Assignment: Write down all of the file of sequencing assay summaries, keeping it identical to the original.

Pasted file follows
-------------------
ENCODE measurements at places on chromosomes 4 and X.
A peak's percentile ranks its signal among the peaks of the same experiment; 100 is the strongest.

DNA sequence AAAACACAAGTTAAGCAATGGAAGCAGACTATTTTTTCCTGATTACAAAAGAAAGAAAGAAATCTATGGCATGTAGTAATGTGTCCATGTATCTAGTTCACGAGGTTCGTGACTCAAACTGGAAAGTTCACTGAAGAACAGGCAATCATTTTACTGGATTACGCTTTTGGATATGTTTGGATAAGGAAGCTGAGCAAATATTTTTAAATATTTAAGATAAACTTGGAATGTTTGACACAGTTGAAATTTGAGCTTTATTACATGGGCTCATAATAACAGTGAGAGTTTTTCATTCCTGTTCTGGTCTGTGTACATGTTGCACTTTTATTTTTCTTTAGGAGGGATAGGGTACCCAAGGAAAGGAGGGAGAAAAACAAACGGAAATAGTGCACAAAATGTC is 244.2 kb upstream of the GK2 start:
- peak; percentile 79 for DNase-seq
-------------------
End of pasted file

ENCODE measurements at places on chromosomes 4 and X.
A peak's percentile ranks its signal among the peaks of the same experiment; 100 is the strongest.

DNA sequence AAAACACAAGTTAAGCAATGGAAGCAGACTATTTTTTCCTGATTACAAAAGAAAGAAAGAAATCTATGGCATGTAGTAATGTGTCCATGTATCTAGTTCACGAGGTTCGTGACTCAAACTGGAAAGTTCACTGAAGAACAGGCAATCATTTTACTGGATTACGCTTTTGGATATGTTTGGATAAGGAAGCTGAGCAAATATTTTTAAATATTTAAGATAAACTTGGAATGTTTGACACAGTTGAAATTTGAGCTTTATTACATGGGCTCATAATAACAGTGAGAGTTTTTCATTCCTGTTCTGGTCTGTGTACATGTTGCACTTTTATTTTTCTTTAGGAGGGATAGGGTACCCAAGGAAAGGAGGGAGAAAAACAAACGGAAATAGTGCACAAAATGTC is 244.2 kb upstream of the GK2 start:
- peak; percentile 79 for DNase-seq